The last arrondissement is a neighborhood of young vibrant families . . . and the dead.
Père Lachaise Cemetery—the largest green space in Paris—takes up 108 acres and is filled with those who made Paris what it is. And since this is the final stop on our virtual tour of Paris it seems fitting that the only real museum in the neighborhood is a graveyard.
As for the living part of the 20th, it seems to be going back to its roots as a neighborhood of guinguettes (taverns or cabarets) and the working class. Until Haussmann came along this area was a collection of small villages. But as he razed inner-city Paris to make way for the neat and clean Haussmann boulevards and apartment houses, the poor fled, landing in the three villages—Belleville, Ménilmontant and Charonne—that became the 20th arrondissement.
Today the neighborhood is an up-and-coming mixture of immigrants and artists who are attracted by the gritty reality and cheap rents (as artists are wont to be). Those who find Oberkampf finis have moved here to get away from the gentrification of the 11th arrondissement. According to the New York Times, today’s population is “Algerians, Vietnamese and hipsters.”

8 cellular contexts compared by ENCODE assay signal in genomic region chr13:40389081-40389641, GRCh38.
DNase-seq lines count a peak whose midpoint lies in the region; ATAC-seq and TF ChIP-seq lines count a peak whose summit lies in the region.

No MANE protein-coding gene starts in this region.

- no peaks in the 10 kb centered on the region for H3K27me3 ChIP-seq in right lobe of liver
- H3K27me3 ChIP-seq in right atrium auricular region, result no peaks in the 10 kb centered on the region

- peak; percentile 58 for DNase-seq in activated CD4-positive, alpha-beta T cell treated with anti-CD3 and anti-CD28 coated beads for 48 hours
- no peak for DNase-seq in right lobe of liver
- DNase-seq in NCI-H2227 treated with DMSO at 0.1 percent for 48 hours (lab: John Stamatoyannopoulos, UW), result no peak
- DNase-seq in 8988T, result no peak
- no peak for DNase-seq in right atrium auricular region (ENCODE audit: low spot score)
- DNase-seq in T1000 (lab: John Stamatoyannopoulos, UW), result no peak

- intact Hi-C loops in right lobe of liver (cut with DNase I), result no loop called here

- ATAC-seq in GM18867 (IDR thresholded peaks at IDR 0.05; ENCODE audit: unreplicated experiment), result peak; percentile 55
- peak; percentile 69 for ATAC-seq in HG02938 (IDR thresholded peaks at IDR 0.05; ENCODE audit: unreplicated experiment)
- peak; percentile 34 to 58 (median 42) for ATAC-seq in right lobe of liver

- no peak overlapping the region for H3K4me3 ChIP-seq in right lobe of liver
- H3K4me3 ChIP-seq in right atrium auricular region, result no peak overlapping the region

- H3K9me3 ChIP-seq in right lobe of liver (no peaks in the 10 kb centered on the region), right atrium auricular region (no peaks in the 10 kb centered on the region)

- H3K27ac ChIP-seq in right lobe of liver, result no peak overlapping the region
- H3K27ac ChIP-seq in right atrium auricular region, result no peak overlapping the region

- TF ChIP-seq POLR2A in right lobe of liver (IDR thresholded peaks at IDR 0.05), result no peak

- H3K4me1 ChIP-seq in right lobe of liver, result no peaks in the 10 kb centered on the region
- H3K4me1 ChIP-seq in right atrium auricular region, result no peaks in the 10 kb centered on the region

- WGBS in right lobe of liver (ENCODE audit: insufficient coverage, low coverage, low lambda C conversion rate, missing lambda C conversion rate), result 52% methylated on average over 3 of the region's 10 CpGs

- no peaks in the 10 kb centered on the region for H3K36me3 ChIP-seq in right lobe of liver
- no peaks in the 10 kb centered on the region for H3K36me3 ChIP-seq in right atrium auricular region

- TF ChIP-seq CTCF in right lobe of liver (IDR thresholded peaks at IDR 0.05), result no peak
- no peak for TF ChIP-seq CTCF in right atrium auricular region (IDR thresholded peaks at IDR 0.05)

As legend goes Piaf was born here under a street lamp outside 72 rue de Belleville on a cold night in December 1915, and she epitomizes the spirit of the 20th: Her mother was an Italian chanteuse, her father a street acrobat; she lived alternately with her two grandmothers, Emma Saïd ben Mohammed, an Algerian, and her paternal grandmother, a cook at a brothel. She is, of course, buried at Père Lachaise.
Christopher Measom combines his love of history, art, and travel to create books like “Paris, Wish You Were Here!” and “The Little Big Book of Ireland.” He spends most of his time in New York (an artsy historic place) working on all kinds of books for Night & Day Design.
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